So now here we are, modern medicine has failed to this point. The run of the mill treatment has done very little. We had been praying that if it wasn't going to improve, that God would just take her home. He hasn't. For some reason, it is our lot to suffer. I just pray that something will come of it.

 I pray that through our suffering, someone else will avoid this. I am still praying that she will be healed, or at least we will find something that works. If we find something that works, trust that we will get the word out.

 I just started to contact some people who are working on some cutting edge things. I don't know what to expect; I know that actually getting to try things, things that might work, is like pulling teeth.
 Remember that corporations run things. Therefore the dollar ultimately makes things happen. We have scientists out there really making strides, but they are often held back by the community and the government.

 That's just the state of it. I for one, and not done yet. I am willing to make the calls and try. I am not ready to tell my children that mommy isn't coming home. I'm not ready to be a single parent.

 I'm not ready to spread the ashes of my best friend and the love of my life over her favorite spot and the pond, because she doesn't want her body alone and in the dirt, at a place she doesn't want to be.

 I can't blame her either. I would rather have my body someplace I love.

 But either way, I'm not ready to do that.

 Otherwise, if that is all we have to look forward to, God didn't do me any favors bringing me back from the War. So I trust there is more to hold out for. I trust that there is a reason we're still here pushing on.

There has to be a reason for the pain.

 We're not done yet.

 Fuck Cancer.

Sunday, October 16, 2011

Shameless 'Stache plug

 As most of you have probably noticed, I am competing in this year's Mustaches Vs. Cancer competition, which is an annual competition in October and November that raises money for the pediatric department of the Memorial Sloan-Kettering Cancer Center in NYC.

 Every year, brave men grow spectacular lip-sweaters, to not only make the world more beautiful, but also to do something great. Since 2008, they have raised over $75,000 to combat cancer in children.

 So, for another year, I am bravely stepping forward into the world of mustachioed gentlemen, doing my part to raise money for fighting children's cancer, and making the world a little bit more wonderful in the process.

 My profile is here, under the pseudonym Miyamoto Mustachi (pretty catchy!) I promise to keep growing if everyone keeps giving!

 Here are some amazing cookie dusters to look at while you ponder dontating. (borrowed from The Art of Manliness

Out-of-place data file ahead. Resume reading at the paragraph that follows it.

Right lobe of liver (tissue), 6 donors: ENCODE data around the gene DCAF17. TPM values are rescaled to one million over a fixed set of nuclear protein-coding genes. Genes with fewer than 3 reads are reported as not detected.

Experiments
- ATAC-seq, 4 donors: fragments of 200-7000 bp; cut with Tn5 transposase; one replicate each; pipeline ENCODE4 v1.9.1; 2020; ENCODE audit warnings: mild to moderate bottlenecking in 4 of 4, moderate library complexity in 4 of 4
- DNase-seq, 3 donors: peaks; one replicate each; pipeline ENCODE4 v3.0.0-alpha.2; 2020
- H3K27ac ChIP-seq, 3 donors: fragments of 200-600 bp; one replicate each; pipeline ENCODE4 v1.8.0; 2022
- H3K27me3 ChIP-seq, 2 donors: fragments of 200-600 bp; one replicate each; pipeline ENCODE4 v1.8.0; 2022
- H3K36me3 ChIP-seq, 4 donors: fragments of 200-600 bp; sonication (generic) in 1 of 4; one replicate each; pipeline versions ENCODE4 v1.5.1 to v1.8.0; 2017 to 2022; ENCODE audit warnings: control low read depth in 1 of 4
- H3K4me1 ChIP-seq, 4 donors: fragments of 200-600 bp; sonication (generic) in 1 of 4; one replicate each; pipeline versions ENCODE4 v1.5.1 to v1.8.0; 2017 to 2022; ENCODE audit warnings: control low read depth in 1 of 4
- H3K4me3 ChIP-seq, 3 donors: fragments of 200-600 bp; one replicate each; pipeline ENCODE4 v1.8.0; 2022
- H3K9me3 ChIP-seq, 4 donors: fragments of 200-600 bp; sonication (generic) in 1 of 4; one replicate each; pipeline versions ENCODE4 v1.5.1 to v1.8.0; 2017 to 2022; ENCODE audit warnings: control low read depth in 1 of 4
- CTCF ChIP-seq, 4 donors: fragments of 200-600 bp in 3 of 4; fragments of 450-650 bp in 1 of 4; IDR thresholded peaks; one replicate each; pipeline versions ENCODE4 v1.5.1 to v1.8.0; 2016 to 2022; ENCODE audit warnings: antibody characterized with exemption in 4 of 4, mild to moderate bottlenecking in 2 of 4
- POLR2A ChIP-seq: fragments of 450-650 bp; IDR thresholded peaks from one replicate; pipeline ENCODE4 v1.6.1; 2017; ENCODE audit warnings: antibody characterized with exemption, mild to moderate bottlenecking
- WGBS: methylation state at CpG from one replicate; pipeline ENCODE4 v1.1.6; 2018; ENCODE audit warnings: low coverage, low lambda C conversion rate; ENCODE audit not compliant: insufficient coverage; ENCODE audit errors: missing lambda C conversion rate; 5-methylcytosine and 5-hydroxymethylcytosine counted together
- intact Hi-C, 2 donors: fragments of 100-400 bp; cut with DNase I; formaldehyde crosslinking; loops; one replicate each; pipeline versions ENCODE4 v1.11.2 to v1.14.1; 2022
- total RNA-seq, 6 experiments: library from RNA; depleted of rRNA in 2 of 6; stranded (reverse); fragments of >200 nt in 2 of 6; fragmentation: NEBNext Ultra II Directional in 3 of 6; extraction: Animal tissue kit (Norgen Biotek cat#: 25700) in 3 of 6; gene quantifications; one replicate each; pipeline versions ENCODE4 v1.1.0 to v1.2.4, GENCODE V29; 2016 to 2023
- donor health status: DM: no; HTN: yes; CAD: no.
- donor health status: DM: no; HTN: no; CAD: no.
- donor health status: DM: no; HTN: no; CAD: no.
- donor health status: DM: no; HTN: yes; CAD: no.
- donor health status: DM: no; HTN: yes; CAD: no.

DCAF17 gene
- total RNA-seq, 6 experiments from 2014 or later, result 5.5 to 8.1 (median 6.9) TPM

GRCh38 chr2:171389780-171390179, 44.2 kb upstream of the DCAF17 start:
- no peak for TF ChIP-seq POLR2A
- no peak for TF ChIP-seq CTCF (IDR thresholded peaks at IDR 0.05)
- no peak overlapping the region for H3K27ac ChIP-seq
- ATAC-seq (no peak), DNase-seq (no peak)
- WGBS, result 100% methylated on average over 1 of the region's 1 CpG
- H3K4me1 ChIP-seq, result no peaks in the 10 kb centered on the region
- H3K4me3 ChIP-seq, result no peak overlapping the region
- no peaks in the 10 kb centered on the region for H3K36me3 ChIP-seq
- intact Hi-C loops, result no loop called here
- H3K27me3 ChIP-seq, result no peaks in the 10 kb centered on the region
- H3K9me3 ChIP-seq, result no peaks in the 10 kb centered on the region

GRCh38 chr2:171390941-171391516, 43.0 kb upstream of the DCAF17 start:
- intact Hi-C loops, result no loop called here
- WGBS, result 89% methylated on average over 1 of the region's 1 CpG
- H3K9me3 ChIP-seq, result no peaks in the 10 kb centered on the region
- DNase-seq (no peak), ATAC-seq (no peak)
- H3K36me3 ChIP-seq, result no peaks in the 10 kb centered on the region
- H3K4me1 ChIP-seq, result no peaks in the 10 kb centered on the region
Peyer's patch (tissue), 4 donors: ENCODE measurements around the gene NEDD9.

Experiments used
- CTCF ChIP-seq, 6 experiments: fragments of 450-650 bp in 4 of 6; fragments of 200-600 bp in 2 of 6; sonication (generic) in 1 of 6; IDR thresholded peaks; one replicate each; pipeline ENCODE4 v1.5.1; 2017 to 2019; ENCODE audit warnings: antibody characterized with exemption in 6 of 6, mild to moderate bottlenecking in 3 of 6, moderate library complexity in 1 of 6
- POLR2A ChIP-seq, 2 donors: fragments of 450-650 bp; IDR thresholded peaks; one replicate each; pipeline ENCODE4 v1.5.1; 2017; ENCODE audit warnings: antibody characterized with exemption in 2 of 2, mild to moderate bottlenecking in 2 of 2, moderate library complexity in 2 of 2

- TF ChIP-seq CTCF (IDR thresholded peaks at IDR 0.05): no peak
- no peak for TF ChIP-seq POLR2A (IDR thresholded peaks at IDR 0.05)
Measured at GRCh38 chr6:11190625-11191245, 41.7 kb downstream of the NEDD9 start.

Sam Elliot

                                                                      Teddy Roosevelt

                                                                        Burt Reynolds

                                                          The incomparable Rollie Fingers

                                                                       Ron Burgundy

                                                                           Sean Connery

                                                                      Wilford Brimley

                                                                      Bill the Butcher

                                                              And of course, Tom Selleck

Friday, October 14, 2011

Small Miracles

Small Miracles are just as good as the big ones.

 On Wednesday, Robin woke up and told me that her legs didn't hurt as bad as they had been. We didn't talk much more about it, so as not to jinx it, but we were definitely excited at the prospect of an increase in her mobility.

 She said she had actually noticed it at first during the night, when she got up to go to the bathroom. I'd forgotten to bring the potty chair into the bedroom, so when she woke up, groggy, she just walked to the bathroom, and didn't think much more about it.

 She still needs the cane for short distances, and the scooter for any type of long mobility, but we will take less pain. It is definitely a start, and a small miracle in my eyes.

 Robin was just telling me the other day was that her mobility was what she missed the most. The pain, you can deal with. Eventually, I guess you just get used to it, and it becomes the new normal for you. The lost mobility, however, isn't as easy to deal with.

 I realize it is something that I take for granted. Even with back pain, and the occasional other aches, I have no real loss of mobility, so I can't even begin to comprehend not being able to chase the kids. When I want to get up, I get up. When I have to run, I run. My legs do what I tell them to.

 That's the thing she misses most. It is a loss of freedom when you really look at it. When your mobility suffers, you end up being a lot more dependent on others. And, as a very independent woman, that has been tough for Robin. We all take for granted being able to do for ourselves.

 So, while she didn't "take up her bedroll and walk", getting up with significantly less pain that she had been dealing with every day is definitely a start we're happy for. Add that to the fact that the tumor on her skull is barely noticeable, and God and the chemo are definitely making things happen.